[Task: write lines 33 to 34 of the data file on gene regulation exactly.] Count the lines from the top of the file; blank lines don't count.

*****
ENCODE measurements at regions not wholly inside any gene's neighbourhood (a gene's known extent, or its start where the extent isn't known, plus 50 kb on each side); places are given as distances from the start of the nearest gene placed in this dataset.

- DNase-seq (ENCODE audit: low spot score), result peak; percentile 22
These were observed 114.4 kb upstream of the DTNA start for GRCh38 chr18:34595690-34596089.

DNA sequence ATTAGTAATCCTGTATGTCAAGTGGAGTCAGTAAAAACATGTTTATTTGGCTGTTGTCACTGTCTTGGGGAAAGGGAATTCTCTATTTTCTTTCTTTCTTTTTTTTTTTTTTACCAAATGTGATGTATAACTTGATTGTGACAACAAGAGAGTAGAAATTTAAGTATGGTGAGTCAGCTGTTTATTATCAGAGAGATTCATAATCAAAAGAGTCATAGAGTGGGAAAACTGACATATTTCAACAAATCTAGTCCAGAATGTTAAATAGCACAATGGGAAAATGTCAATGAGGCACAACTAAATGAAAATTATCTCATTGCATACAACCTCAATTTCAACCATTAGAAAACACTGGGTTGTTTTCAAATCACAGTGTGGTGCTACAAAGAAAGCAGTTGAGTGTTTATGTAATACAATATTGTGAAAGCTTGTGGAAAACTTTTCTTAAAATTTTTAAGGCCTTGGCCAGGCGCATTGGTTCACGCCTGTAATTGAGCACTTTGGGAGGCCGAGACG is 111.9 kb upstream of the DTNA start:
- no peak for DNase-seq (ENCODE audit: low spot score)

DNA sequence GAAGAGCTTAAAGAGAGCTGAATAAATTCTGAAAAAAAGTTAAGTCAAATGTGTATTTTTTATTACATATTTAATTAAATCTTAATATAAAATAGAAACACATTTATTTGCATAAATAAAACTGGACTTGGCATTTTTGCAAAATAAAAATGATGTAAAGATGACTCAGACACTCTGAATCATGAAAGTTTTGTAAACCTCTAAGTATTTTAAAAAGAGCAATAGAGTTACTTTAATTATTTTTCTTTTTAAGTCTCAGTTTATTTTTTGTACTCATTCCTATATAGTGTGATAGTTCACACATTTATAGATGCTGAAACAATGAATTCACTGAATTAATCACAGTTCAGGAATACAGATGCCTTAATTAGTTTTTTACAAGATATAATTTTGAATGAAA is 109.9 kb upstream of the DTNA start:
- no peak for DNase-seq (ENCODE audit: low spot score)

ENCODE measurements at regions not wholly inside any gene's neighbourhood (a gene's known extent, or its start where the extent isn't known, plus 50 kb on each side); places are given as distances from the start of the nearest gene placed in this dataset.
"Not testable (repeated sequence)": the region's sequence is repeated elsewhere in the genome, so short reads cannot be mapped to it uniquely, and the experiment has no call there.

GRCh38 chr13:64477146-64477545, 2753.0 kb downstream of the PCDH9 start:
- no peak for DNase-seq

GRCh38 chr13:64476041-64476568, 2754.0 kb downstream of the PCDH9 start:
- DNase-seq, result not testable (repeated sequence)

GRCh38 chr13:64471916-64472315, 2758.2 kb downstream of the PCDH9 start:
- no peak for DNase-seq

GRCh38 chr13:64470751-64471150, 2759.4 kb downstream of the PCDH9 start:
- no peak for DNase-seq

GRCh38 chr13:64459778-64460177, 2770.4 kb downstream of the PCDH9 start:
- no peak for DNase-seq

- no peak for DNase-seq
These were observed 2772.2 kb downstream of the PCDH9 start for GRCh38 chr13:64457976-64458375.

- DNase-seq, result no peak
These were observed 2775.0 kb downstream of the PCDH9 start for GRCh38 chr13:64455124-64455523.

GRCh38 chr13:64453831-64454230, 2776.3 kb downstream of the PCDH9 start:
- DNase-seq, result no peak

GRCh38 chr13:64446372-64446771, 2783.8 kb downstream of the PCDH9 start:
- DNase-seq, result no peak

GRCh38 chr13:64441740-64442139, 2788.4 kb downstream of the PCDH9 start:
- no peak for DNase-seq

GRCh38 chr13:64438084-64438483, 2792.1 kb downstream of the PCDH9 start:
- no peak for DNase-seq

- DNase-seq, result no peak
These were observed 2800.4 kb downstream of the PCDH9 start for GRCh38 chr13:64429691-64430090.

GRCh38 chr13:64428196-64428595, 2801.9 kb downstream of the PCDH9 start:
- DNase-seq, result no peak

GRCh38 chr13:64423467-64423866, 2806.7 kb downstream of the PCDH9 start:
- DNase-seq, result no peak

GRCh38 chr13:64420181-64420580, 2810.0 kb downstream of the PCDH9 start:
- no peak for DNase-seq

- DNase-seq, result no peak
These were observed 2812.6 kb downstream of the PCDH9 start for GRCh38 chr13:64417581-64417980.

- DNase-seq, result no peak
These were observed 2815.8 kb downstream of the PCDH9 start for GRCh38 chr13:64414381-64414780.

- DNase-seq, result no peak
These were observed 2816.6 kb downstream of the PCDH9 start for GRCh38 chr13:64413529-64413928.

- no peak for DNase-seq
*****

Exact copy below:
These were observed 2800.4 kb downstream of the PCDH9 start for GRCh38 chr13:64429691-64430090.

GRCh38 chr13:64428196-64428595, 2801.9 kb downstream of the PCDH9 start: